If you’re a tenant, how do you contact your landlord? Simon Fraser University business student Chantelle Buffie is hoping that you’ll soon be using FIXO.
A 24-year-old Surrey resident, Buffie is one of the undergraduates selected for the 2014 cohort of The Next 36 entrepreneurship program in Toronto. She will graduate from SFU in June.
Buffie cofounded FIXO with a student at the University of British Columbia and another at the University of Toronto. The startup’s product is an application that facilitates communication between residential property managers and tenants. A prototype app is in the iTunes Store, with a launch expected in May. Web and Android interfaces are also planned.
In March, FIXO won the top spot in the newcomer category of the entrepreneurship competition at the 2014 National Business and Technology Conference in Toronto. Buffie was named Enactus Canada's 2013 HSBC Woman Leader of Tomorrow.
The Georgia Straight reached Buffie by phone in Vancouver.
What led to the development of FIXO?
It was a combination of things. For myself, personally, I’m interested in the future to own and manage properties. So, I was looking for a tool that eventually in the future I could potentially use for my properties. For Jon [Yam], my cofounder, and Armin [Mahmoudi], my other one, they’re both tenants, so they have experience on the tenant side and with some of the problems that we’re looking to address. So, it came out of personal interest and talking to other tenants, building managers, private landlords as well.
What’s wrong with having a simple email list?
The problem with simple email lists is all emails get cluttered. For instance, if a tenant wants to contact a property manager, a lot of times they get lost in all the other emails that property managers get. There’s not a simple kind of categorization for property management companies. A lot of property management companies that we’ve spoken to still use Excel, still use simple email folders to organize all their communications.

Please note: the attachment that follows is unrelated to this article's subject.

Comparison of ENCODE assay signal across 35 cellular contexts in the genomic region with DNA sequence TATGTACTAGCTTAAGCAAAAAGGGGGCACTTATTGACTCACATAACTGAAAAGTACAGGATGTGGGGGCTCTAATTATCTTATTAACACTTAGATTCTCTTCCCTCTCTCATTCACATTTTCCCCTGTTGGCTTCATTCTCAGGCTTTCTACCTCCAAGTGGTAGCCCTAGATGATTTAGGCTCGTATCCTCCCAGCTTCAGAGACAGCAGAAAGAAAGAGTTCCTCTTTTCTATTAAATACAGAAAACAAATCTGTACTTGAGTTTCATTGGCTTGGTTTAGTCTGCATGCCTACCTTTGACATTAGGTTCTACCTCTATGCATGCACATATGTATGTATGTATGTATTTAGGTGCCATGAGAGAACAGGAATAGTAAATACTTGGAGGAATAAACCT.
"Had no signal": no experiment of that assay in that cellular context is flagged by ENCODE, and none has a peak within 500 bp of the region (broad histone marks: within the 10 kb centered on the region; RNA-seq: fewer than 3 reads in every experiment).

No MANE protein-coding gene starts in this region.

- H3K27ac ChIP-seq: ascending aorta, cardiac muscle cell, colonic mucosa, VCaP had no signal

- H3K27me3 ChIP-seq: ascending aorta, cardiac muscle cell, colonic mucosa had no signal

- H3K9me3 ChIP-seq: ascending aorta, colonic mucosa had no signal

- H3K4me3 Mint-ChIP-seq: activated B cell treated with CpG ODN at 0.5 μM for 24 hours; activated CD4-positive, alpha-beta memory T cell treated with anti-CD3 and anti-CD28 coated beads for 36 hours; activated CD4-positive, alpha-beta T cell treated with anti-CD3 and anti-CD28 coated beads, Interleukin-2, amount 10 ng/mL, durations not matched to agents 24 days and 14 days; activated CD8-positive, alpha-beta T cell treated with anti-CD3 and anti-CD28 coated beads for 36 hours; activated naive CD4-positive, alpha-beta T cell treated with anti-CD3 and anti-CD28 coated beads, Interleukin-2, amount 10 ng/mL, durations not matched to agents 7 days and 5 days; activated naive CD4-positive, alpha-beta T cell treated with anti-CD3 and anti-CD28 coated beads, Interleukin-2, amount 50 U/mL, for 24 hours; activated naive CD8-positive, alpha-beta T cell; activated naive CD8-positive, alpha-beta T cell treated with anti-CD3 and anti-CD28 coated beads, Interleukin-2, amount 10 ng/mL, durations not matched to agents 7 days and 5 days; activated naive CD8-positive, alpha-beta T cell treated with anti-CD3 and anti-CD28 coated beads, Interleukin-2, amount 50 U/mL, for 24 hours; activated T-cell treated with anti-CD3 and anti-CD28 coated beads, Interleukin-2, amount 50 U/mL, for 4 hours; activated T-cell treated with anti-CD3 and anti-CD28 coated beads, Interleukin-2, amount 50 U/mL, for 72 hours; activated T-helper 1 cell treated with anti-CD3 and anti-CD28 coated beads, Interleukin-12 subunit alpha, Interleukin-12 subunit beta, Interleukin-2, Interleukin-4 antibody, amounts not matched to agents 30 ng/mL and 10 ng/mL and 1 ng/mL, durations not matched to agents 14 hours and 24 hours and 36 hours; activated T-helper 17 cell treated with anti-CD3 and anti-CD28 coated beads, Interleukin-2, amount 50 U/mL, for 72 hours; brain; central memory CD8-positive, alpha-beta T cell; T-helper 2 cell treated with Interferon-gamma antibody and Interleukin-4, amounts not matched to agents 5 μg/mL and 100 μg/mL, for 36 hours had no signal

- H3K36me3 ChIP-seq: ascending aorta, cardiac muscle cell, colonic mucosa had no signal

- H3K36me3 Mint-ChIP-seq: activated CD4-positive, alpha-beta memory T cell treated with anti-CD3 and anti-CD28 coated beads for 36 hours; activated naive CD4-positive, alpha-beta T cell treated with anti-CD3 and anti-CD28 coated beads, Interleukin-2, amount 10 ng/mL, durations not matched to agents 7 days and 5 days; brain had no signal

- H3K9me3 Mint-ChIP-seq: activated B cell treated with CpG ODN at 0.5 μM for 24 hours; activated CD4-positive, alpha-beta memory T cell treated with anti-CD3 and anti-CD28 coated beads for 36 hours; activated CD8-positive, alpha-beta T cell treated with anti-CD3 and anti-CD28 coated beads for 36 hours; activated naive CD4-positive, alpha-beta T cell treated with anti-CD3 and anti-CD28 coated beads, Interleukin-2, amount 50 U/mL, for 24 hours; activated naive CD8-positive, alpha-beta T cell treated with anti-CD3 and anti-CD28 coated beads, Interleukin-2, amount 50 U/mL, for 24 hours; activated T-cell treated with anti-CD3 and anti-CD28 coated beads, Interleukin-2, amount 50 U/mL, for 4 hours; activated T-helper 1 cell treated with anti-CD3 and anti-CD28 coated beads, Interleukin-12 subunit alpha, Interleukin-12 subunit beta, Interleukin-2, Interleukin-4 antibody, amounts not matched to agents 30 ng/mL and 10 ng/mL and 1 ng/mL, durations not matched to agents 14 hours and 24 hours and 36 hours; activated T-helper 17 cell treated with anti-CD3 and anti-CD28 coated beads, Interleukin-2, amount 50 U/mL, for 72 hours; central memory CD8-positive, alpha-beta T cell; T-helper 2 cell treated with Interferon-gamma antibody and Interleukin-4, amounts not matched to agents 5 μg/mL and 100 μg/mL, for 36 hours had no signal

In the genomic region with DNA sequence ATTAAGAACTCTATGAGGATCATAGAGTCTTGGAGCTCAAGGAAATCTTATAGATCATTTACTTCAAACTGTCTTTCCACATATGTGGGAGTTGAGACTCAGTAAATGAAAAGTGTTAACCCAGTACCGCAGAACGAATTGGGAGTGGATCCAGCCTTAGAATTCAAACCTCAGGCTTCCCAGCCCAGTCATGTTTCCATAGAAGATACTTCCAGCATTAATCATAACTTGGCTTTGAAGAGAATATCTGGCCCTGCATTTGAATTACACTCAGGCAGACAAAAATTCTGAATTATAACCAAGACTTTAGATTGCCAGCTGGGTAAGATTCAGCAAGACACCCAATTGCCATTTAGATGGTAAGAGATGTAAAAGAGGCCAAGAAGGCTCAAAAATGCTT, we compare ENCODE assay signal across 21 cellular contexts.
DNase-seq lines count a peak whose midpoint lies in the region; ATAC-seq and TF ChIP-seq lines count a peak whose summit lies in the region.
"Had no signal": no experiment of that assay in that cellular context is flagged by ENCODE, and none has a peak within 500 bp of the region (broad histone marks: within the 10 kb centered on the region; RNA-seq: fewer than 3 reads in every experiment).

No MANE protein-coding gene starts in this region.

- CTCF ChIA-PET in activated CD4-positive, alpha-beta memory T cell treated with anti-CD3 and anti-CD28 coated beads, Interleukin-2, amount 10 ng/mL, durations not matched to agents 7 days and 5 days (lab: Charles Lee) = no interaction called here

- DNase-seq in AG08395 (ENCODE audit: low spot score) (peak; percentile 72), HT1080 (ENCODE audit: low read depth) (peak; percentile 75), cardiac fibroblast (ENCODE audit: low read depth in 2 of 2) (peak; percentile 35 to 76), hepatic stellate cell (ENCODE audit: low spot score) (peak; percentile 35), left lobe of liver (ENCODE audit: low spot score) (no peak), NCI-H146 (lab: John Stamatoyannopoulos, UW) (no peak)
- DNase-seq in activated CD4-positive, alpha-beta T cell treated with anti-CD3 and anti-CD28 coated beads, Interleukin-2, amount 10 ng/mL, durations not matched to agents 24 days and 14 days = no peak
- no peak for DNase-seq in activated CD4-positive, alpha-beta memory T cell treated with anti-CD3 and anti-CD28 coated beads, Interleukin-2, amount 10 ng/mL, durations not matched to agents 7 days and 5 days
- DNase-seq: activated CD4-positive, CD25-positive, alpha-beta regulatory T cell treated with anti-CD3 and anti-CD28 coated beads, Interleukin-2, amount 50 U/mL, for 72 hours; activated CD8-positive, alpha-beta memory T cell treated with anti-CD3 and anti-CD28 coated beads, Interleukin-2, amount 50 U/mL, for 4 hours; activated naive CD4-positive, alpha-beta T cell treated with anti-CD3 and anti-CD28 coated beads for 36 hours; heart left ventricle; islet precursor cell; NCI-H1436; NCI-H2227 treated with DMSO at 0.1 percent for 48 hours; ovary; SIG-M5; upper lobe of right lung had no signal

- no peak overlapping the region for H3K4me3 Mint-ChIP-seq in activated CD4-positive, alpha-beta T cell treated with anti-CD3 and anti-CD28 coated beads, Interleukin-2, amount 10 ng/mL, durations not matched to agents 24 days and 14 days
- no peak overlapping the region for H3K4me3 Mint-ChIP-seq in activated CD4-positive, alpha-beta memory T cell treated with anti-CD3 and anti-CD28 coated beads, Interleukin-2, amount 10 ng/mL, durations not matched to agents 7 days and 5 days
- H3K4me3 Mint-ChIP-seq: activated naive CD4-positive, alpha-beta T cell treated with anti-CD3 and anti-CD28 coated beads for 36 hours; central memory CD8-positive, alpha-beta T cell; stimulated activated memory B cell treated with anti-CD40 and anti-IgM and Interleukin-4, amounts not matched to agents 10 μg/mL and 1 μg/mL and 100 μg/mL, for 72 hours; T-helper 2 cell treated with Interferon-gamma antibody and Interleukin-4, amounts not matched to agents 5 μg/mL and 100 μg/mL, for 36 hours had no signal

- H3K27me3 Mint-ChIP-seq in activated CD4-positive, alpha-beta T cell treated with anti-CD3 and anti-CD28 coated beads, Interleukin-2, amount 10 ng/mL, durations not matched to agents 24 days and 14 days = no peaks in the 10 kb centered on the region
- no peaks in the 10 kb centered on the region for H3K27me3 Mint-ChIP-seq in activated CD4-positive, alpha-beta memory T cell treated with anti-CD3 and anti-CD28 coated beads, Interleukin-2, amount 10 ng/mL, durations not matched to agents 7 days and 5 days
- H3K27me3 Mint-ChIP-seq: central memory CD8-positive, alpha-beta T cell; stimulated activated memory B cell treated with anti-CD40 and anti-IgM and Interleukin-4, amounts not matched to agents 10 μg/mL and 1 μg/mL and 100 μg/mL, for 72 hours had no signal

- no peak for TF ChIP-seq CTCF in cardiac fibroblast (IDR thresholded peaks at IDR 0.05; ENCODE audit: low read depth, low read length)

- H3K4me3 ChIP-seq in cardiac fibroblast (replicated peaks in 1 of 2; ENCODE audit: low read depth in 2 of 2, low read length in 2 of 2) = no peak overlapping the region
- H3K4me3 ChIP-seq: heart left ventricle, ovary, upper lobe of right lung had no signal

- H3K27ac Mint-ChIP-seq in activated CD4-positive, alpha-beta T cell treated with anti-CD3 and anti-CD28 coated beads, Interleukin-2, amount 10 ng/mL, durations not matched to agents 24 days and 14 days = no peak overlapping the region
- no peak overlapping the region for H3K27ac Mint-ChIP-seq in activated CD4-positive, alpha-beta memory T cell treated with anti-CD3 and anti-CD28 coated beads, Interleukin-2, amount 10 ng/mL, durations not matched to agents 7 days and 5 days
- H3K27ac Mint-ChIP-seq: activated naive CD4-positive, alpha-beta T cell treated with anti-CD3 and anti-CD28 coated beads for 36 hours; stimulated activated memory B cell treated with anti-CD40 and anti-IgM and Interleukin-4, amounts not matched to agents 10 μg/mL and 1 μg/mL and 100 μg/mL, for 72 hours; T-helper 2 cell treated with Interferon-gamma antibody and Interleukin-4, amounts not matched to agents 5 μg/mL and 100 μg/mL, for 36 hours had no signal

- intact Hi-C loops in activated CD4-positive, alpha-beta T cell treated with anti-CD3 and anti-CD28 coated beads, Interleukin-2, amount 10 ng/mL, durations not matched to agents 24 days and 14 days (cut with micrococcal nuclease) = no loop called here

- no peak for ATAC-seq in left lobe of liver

When a tenant communicates with them, there’s a lot of times when they have to forward it off to different parties as well. When they do have to forward it off, it’s difficult for property managers to keep track of, “Okay, now this update has happened, now I have to relay it back to tenants.” We want to create a more streamlined process where property managers are able to keep their tenants informed a lot more easier, so they don’t become dissatisfied.
Tell me how tenants would use this.
It’s pretty easy. There’s four different features to it. Right now, a feature that we’re focusing on is submitting electronic maintenance requests. Let’s say a tenant has an issue in their unit or their home, they would pull out the application, they would take a picture of it and write a quick description, and it would be sent off to the property manager.
Another feature is the ability for property managers to send out electronic building notices. Right now, there’s still a lot of paper notices that go around, that get slipped underneath doorways, or posted in elevators. Building managers or even security guards have to walk around to each individual unit from time to time.
What’s the business model?
Property management companies would pay for the service. There would be both a mobile and a web component to it. It would be starting off at $1 per unit per month, and the more volume of units they have, the less it would be.
What kind of interest have you had from property management companies?
We’ve gotten quite a bit of interest in terms of testing with us. Right now, we’re still in the prototype phase. At the end of April, we’ll be testing with a University of Toronto student residence, out in the East, just because student residences are a hotbed for the demographics that we’re looking to target as well.
What are your plans for after graduation?
I will actually be moving to Toronto at the end of this month to be completing the [Next 36] program until about mid August. Depending where the venture goes, I’ll be looking to continue on with it after the program.
Do you have any advice for other business students getting involved with a startup?
First is to just to do it, because there’s really no risk right now as a student. A lot of times, the people that you reach out to, the people that you talk to, they’re more than willing to help because you are a student. So, definitely leveraging that is a great tool to have. That would be my top one.